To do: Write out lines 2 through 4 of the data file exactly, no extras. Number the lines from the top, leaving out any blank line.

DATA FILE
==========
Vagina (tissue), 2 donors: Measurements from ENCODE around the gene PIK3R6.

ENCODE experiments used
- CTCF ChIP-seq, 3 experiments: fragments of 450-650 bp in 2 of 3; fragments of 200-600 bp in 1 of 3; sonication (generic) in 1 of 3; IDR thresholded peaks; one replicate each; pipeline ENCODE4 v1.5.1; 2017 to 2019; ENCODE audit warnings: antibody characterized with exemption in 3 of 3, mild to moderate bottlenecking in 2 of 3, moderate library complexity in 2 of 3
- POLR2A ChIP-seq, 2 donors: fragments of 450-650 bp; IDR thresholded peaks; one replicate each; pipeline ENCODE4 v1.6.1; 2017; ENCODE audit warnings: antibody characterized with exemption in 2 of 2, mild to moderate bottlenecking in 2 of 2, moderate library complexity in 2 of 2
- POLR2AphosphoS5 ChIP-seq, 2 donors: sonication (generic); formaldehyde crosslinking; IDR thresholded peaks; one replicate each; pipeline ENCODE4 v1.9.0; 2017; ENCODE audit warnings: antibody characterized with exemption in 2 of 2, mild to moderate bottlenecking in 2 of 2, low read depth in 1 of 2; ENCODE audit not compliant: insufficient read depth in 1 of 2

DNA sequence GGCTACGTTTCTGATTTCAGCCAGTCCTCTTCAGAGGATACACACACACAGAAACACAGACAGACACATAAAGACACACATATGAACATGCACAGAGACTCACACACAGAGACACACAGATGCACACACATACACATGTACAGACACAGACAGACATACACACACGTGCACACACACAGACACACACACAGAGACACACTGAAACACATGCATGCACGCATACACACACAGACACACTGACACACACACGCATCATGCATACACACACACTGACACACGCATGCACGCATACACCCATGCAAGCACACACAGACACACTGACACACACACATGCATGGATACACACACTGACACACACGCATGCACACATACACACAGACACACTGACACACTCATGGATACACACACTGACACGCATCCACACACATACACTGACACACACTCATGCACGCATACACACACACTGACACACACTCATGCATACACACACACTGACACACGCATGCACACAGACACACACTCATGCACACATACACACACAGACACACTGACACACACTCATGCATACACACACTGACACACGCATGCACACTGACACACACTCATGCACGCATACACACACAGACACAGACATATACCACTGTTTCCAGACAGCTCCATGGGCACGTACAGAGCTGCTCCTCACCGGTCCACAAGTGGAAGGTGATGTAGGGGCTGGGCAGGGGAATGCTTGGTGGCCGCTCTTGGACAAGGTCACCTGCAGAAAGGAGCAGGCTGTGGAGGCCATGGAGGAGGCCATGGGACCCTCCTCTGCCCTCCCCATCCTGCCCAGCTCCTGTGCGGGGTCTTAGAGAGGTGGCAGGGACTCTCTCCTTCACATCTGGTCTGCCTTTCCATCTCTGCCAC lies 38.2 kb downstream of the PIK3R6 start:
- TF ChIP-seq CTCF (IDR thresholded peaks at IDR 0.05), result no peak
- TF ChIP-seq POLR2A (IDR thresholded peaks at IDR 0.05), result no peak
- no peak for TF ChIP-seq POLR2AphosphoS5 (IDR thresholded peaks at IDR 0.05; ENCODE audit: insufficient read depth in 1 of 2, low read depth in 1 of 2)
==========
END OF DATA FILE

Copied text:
ENCODE experiments used
- CTCF ChIP-seq, 3 experiments: fragments of 450-650 bp in 2 of 3; fragments of 200-600 bp in 1 of 3; sonication (generic) in 1 of 3; IDR thresholded peaks; one replicate each; pipeline ENCODE4 v1.5.1; 2017 to 2019; ENCODE audit warnings: antibody characterized with exemption in 3 of 3, mild to moderate bottlenecking in 2 of 3, moderate library complexity in 2 of 3
- POLR2A ChIP-seq, 2 donors: fragments of 450-650 bp; IDR thresholded peaks; one replicate each; pipeline ENCODE4 v1.6.1; 2017; ENCODE audit warnings: antibody characterized with exemption in 2 of 2, mild to moderate bottlenecking in 2 of 2, moderate library complexity in 2 of 2